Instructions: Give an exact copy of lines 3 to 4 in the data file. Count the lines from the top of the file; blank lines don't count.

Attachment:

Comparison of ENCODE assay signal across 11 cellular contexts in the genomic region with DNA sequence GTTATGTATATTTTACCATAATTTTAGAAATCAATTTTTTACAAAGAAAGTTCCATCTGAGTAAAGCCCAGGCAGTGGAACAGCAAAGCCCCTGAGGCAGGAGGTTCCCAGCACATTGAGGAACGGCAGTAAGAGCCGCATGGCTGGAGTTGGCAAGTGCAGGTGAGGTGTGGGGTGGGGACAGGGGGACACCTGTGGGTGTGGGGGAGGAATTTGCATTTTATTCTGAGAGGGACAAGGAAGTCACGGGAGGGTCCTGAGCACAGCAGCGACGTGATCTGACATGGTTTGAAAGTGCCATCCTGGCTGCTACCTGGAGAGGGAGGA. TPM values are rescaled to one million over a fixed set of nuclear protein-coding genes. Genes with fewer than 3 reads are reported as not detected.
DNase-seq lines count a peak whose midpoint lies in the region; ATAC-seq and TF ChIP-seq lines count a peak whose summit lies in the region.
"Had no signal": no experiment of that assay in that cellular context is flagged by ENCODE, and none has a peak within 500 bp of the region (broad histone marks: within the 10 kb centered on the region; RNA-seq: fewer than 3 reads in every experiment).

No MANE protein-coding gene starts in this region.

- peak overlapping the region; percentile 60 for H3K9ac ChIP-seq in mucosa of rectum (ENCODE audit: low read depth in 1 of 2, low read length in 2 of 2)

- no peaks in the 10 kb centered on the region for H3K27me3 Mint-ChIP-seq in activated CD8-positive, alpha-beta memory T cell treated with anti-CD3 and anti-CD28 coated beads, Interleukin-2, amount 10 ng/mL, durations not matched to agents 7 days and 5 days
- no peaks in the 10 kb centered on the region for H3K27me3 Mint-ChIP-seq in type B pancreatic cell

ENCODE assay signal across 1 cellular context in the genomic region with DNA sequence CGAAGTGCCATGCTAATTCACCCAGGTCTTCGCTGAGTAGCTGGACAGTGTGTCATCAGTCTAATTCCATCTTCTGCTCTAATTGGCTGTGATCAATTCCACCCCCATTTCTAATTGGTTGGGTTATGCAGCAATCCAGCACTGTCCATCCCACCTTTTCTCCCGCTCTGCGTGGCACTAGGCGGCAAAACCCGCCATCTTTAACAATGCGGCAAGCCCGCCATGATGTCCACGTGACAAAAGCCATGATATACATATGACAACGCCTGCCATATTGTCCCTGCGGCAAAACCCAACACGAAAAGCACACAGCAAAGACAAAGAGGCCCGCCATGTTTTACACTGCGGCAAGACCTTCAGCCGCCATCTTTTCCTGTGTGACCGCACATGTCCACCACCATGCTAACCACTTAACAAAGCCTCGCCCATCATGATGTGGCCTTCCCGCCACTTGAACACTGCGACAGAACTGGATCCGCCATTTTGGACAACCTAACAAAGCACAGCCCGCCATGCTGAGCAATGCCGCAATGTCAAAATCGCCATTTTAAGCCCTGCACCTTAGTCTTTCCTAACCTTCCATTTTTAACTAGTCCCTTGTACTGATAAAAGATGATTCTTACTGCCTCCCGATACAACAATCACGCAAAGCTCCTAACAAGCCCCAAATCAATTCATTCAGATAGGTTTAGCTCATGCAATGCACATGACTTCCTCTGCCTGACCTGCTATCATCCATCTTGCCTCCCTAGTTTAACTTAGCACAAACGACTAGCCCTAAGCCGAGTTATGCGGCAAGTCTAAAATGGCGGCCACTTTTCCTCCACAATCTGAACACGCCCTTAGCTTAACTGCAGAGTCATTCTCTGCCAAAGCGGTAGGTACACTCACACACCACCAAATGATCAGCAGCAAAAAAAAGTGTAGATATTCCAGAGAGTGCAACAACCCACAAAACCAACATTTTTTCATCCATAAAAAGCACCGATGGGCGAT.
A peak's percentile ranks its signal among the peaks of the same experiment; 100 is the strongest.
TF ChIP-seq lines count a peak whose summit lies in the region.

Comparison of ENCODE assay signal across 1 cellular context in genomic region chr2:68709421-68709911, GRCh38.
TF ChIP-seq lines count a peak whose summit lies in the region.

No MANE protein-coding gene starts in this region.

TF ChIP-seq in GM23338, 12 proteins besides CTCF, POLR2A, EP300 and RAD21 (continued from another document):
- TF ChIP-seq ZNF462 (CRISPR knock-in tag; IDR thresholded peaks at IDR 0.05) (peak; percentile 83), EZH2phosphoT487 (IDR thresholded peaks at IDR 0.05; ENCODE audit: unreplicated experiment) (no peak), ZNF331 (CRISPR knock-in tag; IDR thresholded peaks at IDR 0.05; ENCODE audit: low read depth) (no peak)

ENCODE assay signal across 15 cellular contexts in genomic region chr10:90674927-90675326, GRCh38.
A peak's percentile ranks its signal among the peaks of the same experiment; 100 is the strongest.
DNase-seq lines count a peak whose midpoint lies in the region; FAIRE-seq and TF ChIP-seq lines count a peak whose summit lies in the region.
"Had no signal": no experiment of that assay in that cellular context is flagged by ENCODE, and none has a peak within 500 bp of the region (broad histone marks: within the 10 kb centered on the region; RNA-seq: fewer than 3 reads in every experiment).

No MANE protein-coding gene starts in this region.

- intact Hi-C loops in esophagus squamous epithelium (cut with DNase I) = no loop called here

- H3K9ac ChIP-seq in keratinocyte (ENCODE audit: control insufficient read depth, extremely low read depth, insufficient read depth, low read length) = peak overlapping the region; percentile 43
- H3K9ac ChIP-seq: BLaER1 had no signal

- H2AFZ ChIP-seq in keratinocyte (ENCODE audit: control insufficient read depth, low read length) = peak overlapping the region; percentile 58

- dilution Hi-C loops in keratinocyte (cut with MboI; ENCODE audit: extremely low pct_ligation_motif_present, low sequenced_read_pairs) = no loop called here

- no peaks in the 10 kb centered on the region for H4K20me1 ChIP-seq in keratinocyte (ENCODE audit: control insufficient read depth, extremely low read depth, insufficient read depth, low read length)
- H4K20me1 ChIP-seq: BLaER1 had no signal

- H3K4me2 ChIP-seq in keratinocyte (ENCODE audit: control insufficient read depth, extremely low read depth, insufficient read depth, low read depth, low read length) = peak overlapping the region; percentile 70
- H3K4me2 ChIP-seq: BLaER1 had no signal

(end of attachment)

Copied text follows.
"Had no signal": no experiment of that assay in that cellular context is flagged by ENCODE, and none has a peak within 500 bp of the region (broad histone marks: within the 10 kb centered on the region; RNA-seq: fewer than 3 reads in every experiment).

No MANE protein-coding gene starts in this region.